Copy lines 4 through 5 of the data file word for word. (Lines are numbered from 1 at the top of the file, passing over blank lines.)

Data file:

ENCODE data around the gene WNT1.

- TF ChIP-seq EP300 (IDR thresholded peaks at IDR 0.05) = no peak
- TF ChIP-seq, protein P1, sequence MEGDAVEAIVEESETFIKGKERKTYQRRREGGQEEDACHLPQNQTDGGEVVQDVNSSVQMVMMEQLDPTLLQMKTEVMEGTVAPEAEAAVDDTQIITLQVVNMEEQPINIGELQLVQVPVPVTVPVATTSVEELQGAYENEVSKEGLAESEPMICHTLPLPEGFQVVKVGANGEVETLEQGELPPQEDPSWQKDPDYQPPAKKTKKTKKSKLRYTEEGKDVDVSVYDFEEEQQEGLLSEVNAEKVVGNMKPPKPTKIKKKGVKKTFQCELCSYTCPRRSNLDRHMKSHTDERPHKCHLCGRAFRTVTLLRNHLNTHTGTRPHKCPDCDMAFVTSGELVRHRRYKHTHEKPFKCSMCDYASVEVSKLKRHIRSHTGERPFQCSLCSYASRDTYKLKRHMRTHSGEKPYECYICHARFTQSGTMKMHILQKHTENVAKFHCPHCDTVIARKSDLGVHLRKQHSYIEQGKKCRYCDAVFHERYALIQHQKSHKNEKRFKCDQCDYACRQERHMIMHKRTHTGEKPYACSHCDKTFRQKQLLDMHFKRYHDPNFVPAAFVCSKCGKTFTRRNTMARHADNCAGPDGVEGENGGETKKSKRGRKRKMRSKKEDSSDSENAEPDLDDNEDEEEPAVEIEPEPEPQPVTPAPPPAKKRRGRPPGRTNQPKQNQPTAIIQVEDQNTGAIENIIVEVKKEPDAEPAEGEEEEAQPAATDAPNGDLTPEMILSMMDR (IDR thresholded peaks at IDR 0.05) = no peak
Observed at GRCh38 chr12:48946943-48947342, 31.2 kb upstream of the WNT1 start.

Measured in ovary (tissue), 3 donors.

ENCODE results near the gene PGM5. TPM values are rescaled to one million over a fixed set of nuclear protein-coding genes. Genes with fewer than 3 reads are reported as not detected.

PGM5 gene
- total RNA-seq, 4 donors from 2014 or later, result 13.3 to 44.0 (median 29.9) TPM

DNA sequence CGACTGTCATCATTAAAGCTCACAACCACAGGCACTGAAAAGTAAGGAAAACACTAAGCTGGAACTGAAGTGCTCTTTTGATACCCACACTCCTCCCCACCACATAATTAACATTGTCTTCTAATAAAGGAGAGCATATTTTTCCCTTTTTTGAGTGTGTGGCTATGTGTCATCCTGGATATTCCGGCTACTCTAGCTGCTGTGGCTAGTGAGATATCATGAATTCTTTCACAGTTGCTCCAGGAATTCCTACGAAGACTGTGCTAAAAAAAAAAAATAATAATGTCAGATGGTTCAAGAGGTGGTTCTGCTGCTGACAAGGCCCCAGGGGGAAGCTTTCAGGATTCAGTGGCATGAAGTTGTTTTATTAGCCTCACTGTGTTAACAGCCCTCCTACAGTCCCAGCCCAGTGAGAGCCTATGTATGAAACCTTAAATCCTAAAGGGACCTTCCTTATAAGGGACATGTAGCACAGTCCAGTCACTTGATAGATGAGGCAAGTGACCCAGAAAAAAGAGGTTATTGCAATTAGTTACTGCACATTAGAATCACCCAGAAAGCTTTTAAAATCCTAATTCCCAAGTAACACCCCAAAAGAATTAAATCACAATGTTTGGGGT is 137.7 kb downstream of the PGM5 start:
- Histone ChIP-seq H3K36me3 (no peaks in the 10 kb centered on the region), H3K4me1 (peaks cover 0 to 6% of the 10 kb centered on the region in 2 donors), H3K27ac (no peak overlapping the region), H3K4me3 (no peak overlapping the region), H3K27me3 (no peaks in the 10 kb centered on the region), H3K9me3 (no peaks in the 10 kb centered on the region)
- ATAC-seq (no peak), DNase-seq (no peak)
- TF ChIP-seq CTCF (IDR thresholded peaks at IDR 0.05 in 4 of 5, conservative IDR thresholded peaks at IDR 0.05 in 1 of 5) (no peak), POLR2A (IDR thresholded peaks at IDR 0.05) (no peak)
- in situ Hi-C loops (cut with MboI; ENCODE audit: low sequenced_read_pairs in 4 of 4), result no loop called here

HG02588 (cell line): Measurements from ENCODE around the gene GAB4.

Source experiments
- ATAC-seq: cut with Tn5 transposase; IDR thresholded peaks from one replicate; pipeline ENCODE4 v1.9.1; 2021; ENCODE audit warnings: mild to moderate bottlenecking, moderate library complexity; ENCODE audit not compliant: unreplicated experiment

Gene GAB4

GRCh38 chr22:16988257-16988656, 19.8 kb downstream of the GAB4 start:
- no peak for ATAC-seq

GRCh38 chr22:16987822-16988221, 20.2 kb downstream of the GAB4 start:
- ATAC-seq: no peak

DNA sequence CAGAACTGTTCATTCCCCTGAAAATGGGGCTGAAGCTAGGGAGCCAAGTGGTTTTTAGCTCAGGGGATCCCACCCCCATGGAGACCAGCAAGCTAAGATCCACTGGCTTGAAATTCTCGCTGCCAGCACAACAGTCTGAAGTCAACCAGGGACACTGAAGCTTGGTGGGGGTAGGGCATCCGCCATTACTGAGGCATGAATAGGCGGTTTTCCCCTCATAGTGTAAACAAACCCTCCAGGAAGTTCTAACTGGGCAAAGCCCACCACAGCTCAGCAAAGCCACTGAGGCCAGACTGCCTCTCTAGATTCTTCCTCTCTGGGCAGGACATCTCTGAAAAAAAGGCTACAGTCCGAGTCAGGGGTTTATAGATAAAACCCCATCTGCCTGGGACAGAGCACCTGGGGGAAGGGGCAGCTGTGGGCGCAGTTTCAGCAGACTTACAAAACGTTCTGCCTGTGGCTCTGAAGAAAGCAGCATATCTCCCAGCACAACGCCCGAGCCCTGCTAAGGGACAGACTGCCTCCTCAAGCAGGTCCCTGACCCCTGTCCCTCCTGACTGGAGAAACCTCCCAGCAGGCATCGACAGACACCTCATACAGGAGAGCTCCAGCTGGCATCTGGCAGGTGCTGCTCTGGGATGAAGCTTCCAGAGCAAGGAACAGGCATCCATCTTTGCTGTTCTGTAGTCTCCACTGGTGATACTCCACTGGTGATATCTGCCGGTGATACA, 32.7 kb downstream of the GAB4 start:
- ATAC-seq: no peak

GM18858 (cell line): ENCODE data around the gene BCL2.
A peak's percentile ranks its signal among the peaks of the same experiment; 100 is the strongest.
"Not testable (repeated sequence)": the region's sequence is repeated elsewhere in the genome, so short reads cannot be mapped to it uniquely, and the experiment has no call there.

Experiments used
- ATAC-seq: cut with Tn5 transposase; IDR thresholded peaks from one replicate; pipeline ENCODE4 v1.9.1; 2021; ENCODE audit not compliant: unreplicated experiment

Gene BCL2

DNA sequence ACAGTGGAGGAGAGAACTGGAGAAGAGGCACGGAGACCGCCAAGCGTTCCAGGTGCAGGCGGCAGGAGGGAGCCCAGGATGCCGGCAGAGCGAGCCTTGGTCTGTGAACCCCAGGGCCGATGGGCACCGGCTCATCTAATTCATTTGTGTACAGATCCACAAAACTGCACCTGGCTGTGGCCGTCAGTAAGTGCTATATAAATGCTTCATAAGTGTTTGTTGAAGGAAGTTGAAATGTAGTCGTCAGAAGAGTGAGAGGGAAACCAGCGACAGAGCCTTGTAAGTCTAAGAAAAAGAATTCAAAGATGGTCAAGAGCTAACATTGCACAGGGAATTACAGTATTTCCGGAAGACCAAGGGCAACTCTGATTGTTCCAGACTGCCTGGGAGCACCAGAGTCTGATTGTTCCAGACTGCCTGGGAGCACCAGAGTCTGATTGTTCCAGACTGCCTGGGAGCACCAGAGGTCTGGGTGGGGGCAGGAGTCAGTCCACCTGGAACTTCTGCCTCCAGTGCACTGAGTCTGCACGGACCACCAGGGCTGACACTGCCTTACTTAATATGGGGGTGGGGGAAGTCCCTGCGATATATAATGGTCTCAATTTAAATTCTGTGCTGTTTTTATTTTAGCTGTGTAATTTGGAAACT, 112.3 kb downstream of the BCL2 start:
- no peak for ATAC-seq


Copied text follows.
Observed at GRCh38 chr12:48946943-48947342, 31.2 kb upstream of the WNT1 start.

Measured in ovary (tissue), 3 donors.